Back to all purchases being emotional. The website needs to support this stage by catering to the lead, and showing them how your solution makes their life easier.
Buyer Journey Stage 4: Decision
Your site needs to continue to provide value, persuade, sell the decision-maker, and make it really, really easy for someone to decide to become a customer.
So far, you've shown them there is a solution to their problem. And that your solution is a good fit for their needs. Now, they are making the decision to buy. The decision stage is not about whether or not they need your service, it's about why they should buy right now.
Urgency and scarcity can drive that final decision to completion, if done tactfully.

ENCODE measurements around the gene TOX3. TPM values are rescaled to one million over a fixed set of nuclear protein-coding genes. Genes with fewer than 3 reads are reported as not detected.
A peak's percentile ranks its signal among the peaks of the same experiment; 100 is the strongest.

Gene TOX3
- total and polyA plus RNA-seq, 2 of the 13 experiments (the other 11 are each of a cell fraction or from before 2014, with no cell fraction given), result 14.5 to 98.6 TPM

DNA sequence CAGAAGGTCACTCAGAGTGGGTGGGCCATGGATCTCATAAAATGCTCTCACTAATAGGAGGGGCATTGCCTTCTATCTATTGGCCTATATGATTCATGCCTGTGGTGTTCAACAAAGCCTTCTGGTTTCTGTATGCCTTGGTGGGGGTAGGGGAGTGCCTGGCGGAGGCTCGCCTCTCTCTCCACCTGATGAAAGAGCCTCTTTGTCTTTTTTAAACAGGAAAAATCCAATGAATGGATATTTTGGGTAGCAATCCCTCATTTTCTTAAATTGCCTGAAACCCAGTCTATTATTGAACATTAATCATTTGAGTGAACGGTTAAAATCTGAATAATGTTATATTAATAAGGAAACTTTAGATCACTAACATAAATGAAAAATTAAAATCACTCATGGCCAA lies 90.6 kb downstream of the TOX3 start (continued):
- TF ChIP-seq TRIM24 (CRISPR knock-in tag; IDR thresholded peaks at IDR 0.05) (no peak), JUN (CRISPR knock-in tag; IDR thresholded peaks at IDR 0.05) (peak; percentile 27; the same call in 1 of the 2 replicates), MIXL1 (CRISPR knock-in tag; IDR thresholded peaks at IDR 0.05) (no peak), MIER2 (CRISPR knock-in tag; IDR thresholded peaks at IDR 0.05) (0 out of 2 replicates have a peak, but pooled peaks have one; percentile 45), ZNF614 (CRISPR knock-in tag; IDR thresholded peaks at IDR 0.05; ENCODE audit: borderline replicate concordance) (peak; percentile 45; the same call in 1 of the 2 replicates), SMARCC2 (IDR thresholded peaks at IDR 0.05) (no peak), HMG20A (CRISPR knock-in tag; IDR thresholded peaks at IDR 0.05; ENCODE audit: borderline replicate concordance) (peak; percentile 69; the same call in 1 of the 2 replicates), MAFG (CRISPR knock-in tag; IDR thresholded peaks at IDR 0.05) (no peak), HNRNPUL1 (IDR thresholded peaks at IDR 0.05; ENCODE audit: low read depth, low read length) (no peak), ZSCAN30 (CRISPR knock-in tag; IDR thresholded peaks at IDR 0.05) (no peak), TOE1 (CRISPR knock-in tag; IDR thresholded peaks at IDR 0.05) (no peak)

It’s likely that at this point, your point of contact is securing approval from upper management. That upper management member hasn’t been on this journey, and don't have the same confidence in you as the lead might. Support your lead, and you'll support the sale.
Design A Website That Support Buyer's Journey Stages
Stop settling for stagnant growth. A website that properly supports each buyer journey stage will help nurture, educate, and guide your website traffic through your funnel, and finally relieve your team.
By investing in a site that really performs, you can provide the support necessary to make marketing initiatives more successful, and sales teams efficient and productive.
Luckily, you can download our Website Strategy Kit that walks you through everything you need to know to have a great website that supports the buyer journey.